Blitz: I too liked that the small camp was removed. The mid lane is now a lot more skill based, and players cannot resort to jungling if they lose their lane. I hated that!
Jerax: The Glyph of Fortification change was something the game needed. There was a problem where teams had a clear advantage and went to push a tower, there was always a Glyph available, and it slowed down the game for them. Now, it is a little more challenging to go into the enemy base, because taking down the first tier 3 tower refreshes the Glyph. The team that does well in the laning stage seems to be able to push their advantage with towers, if their lineup is meant to do so.
Let’s get to the coaching aspect of the game. How much do you guys think coaching has changed over the past 5-7 years? And how much of an impact has it had on the professional game?
Blitz: I actually have no idea!
Jerax: I have a similar feeling about it, and it comes from the fact that every coach is unique. I’ve played under a lot of different coaches, and all of them have had an aspect of the game on which they focused more–like draft or gameplay. We will see coaching evolve as the years go by, but it is hard to gauge what kind of impact it has had on the professional game.
Jabbz: After speaking with players about the value of a coach, I’ve come to the conclusion that every player wants something different. Like Jerax said, every coach focuses on an aspect, and every player wants the focus to be a particular aspect. Depending on the coach, it is very specific where the difference will be felt for a team, so it is hard to generalize it. In theory, it is always good to have more members in a team, as long as they are able to help the team.
Team Liquid has three coaches right now – Blitz, Jabbz and Jerax. What are the roles each of you play?
Blitz: I handle most of the stuff regarding drafting. Jerax is in charge of the gameplay aspect of things, like general map movement. Jabbz does all of Team Liquid’s stats; the busy work looking up the opponent teams’ hero trends.
All of you deal with three different aspects of coaching. Are there any scenarios where the three coaches would come to an impasse?
Blitz: No, not really. We typically try to see each other’s points.
Jerax: In case we are working on the same thing, there is a conversation about what we expect from the other two and how can each of us help the team the best.
Along with the rise to prominence of coaching in Dota 2, the last few years have also seen an increase in the data available on opposition teams. With multiple coaches and a plethora of data, is there ever a possibility of overpreparation for certain games such that the team could lose its natural flow?
Jabbz: Definitely. But considering the fact that we have been working as a group for a while now, there have been a lot of learnings to avoid that. There were times when I felt like there can be an excess of information on the opposition, where the players end up thinking about how to play against them and forget their own identity. But I don’t [think] that is the case for Team Liquid anymore. We changed our approach on this, as in we do prepare for the team we are about to face, but don’t change our entire game based on it. To be able to do that successfully against every opponent, you would have to be the perfect team, and in reality, there are no perfect teams. You have to focus on being the best version of yourself.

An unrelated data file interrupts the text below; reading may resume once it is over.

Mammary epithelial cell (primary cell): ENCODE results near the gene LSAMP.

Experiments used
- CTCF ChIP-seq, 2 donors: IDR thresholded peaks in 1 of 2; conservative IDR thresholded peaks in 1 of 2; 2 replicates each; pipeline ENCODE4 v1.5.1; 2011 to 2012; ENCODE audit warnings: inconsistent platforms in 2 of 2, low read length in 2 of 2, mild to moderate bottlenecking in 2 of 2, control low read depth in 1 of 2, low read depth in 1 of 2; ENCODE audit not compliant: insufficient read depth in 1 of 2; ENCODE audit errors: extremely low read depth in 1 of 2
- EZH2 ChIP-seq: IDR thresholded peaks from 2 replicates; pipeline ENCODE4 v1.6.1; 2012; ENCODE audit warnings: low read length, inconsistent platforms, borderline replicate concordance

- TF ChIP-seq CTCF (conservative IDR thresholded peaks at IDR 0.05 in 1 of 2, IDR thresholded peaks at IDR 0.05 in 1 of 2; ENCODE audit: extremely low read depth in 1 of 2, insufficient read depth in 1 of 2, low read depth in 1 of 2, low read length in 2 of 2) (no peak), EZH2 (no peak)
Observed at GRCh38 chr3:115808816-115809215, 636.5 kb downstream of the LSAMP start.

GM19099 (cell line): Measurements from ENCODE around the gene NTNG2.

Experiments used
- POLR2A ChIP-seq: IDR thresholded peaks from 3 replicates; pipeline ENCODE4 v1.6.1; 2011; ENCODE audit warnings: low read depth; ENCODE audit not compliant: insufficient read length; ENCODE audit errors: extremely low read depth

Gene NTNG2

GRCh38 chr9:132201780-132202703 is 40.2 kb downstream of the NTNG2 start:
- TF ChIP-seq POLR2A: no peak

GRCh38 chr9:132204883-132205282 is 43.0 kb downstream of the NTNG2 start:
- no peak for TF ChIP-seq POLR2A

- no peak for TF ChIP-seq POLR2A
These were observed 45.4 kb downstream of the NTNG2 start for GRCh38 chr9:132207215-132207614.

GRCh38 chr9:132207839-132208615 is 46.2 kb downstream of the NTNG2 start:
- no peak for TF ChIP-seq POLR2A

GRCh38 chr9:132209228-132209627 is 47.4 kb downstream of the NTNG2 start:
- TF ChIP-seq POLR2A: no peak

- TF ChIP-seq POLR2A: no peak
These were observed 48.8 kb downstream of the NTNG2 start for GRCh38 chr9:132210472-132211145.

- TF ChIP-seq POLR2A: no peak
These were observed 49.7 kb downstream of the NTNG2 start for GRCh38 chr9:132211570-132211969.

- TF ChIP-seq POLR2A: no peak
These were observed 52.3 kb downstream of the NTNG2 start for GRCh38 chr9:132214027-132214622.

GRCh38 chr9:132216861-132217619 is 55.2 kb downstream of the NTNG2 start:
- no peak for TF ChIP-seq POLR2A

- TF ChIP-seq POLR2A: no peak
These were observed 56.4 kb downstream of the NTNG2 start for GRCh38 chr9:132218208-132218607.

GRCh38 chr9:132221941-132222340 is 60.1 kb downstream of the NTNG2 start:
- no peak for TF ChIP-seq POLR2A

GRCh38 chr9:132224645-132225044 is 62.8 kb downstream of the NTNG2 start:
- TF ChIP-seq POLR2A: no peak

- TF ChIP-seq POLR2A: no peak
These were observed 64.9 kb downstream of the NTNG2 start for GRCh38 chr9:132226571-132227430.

Jerax: That is quite accurate. It is a balance between preparing for an opponent and doing what you do best as a team.
In the Last Chance Qualifiers (LCQ), who do you guys think are Team Liquid’s biggest competitors?
Jerax: I would say that has been the story of the season, where we have been our own opponents.
Jabbz: Team Secret, Extreme Gaming and Outsiders [Virtus.pro] are the major competitors to us for one of the two LCQ slots, but I believe we are better than all of them. The ones I am unsure of are Infamous, T1 and perhaps Polaris, because we haven’t seen a lot of them on the international stage. But like we spoke about before, thinking too much about the other teams can be detrimental.
On to lighter stuff now – what do you enjoy doing in your free time, when you are away from Dota 2?
Jerax: All of us love going to the gym! Personally, I enjoy reading, talking to my girlfriend and trying out good food.
Jabbz: My life is pretty much just Dota 2 and working out. But when I am at home and have some time on my hands, I like the simple things like learning to cook and going for a bike ride.
Blitz: I love to travel and hang out with my girlfriend. Simple lifestyle.
Blitz: Shoutout to Blazemon and Bash.
Jabbz: I’ll give a shoutout to Section 80 and the Squirtle Squad.
Jerax: No one comes to my mind!